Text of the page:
International voyage to study the impacts of climate change on Pacific salmon
Four vessels are heading into the Gulf of Alaska this winter to study the impacts of climate change on Pacific salmon.
The expedition is not the first international effort of its kind. But it will likely be the largest, uniting several countries in pursuit of clues about what changing ocean conditions do to salmon while they're out at sea.
Ed Farley studies salmon habitat and manages the Ecosystem Monitoring and Assessment Program with NOAA Fisheries in Juneau. He's joining the effort from the Bell M. Shimada, a NOAA research vessel leaving Port Angeles, Wash. tomorrow.
"These surveys really give us a glimpse of what the future might hold," he said. "That's why I’m out there.”
The expedition comes on the heels of years of heatwaves in the Gulf of Alaska. At the same time, salmon stocks are struggling throughout the region, from declining runs in Cook Inlet to devastating crashes in Western Alaska.
Scientists know winter is an important time for the species. It’s when stocks from around the sea mingle and compete for food in the Gulf of Alaska.
But there is still a lot to learn about what happens to salmon while they're there and how ocean conditions impact the survivability of the species.
“We’ve had summer surveys and coastal surveys where we can see impacts on the food web," Farley said. "But we have really not been out on the central gulf – especially in winter – when this next critical period is occurring, to see what's happening to salmon in this environment.”
Farley wants to know how warmer ocean temperatures will impact salmon. Ocean warming is only expected to get worse with time. Now-anomalous heatwaves could be previews of what’s to come.
He said there’s certain information scientists can only catch if they're out at sea. The Shimada will use a rope trawl to capture salmon and take samples, to see what they’re eating.
“And from there, you can tell whether or not these fish are stressed," he said.
They’re also going to analyze environmental DNA, or eDNA, to see what species are swimming in the salmon’s habitat.
eDNA is genetic material that animals shed into their environments. University of British Columbia biologist Christoph Deeg said at a recent presentation that some salmon predators are too smart or fast to get caught otherwise.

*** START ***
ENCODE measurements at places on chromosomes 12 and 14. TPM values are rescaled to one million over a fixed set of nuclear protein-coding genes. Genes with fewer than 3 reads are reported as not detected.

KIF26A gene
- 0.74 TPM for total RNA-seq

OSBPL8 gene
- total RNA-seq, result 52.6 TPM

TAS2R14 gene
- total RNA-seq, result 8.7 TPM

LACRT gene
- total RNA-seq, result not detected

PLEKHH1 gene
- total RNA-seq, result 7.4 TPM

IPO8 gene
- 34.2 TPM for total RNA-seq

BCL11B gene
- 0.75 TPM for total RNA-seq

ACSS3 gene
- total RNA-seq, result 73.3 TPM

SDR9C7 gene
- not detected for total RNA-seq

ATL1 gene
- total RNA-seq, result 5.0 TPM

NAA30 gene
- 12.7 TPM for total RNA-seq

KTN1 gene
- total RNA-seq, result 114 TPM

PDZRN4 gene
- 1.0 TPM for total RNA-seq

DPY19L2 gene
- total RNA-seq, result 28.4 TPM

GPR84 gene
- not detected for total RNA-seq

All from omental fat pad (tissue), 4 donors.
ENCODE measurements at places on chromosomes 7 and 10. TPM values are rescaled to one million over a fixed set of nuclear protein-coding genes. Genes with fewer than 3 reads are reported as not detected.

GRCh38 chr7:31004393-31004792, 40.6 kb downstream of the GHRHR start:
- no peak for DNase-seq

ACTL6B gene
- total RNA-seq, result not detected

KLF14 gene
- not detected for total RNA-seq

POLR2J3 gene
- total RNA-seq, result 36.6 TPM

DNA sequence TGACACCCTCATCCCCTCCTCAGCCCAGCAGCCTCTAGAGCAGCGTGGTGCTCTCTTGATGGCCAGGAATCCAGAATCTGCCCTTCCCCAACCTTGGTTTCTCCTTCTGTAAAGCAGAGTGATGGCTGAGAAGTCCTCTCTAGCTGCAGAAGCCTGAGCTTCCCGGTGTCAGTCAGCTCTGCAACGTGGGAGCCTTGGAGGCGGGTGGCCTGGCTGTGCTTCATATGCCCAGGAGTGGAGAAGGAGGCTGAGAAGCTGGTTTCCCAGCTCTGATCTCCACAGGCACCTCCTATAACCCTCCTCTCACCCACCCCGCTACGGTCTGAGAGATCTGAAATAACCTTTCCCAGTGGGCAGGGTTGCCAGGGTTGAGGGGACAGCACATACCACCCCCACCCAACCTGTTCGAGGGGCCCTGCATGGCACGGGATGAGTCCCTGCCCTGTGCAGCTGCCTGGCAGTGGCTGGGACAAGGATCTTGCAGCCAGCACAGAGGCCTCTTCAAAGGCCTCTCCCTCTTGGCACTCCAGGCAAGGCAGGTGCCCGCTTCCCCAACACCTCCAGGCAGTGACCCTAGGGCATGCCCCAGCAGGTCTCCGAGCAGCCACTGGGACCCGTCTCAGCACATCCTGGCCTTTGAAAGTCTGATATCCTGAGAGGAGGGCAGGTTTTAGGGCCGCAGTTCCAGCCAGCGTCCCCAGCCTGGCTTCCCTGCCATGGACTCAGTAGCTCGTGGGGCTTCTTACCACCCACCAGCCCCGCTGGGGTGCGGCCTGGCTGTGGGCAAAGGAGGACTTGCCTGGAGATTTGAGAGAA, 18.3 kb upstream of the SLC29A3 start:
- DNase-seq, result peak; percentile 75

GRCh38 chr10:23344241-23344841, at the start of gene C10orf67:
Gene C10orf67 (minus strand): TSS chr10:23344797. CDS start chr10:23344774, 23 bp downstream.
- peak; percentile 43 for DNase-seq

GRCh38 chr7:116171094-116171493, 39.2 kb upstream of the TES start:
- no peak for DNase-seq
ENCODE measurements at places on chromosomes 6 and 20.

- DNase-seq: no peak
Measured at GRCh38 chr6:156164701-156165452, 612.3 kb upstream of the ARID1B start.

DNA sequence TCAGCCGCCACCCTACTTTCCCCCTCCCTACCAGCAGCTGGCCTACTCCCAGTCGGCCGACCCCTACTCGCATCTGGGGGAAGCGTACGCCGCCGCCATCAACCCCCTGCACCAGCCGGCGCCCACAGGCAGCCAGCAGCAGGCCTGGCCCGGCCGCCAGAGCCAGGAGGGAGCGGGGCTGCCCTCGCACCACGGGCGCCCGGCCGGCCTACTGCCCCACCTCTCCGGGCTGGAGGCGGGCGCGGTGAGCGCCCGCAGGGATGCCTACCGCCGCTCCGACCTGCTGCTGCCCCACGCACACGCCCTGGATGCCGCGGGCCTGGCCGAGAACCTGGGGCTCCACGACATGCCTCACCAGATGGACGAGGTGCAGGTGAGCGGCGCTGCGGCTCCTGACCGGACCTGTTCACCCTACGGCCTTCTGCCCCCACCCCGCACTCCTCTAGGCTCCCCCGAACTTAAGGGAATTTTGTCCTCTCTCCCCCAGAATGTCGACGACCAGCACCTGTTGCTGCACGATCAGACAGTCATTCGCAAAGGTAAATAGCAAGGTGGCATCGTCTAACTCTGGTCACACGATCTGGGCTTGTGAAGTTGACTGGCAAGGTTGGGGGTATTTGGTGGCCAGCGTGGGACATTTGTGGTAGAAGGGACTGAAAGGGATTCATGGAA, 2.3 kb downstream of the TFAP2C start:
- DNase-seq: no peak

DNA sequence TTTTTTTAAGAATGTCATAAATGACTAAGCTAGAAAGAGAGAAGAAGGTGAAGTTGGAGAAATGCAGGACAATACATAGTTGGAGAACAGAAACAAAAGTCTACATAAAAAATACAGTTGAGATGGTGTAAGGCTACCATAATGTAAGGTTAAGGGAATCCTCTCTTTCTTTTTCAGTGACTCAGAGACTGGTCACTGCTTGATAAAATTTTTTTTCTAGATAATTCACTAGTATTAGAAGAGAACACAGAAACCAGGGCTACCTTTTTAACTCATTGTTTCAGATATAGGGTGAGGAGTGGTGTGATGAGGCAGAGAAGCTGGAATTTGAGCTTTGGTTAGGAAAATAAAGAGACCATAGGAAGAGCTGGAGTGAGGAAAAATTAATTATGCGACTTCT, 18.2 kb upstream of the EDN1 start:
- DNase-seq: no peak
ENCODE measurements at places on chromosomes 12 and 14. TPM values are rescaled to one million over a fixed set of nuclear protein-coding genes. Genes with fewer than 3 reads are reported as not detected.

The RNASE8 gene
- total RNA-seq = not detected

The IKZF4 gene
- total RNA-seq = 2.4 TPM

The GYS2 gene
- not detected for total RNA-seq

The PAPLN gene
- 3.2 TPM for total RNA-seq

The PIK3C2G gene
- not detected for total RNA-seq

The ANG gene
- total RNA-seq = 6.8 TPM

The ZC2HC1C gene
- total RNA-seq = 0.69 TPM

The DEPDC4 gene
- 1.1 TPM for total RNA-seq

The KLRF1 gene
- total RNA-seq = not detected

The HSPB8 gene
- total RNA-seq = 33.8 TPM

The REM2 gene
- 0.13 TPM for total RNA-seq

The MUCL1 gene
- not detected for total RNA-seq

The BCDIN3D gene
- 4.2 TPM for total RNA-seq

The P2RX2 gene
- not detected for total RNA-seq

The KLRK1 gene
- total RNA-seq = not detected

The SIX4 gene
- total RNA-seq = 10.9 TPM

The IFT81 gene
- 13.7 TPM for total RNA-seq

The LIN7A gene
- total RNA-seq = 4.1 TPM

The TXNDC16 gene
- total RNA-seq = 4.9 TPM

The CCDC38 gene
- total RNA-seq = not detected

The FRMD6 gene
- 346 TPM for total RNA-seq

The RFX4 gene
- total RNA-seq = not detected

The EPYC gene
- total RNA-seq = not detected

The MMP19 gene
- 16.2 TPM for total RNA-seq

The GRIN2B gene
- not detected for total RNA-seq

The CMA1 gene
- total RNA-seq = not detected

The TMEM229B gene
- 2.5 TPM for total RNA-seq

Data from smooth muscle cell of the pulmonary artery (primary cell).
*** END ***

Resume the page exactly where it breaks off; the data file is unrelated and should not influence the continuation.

“These are species that are really difficult to get a handle on when you are using conventional methods like capturing them in a net," he said.
But they do leave traces of genetic material that vary depending on their species. One salmon predator, the salmon shark, has only ever been detected in the gulf with eDNA, Deeg said.
He said scientists will capture nearly eDNA samples from nearly 200 stations at multiple depths during the expedition.
Farley is hopping on the Shimada in Ketchikan for its first leg. He’ll be on the boat for 11 days, disembarking in Kodiak.
His crew will be joined at sea by vessels and scientists from Russia, Japan, the Republic of Korea and Canada. Altogether, they’ll cover an area spanning west of Adak down to the eastern part of the gulf.
Farley said the international cooperation is crucial. Fish don’t recognize borders.
"Stocks from all over the Pacific Rim are intermingling with each other," he said. "So it’s important to have an international effort to understand the impact of climate variability and change on our ecosystems and what’s going on during winter.”
Together, they can cover more ground – or sea – than they have ever have before.
To track the Shimada’s journey, visit yearofthesalmon.org/2022expedition.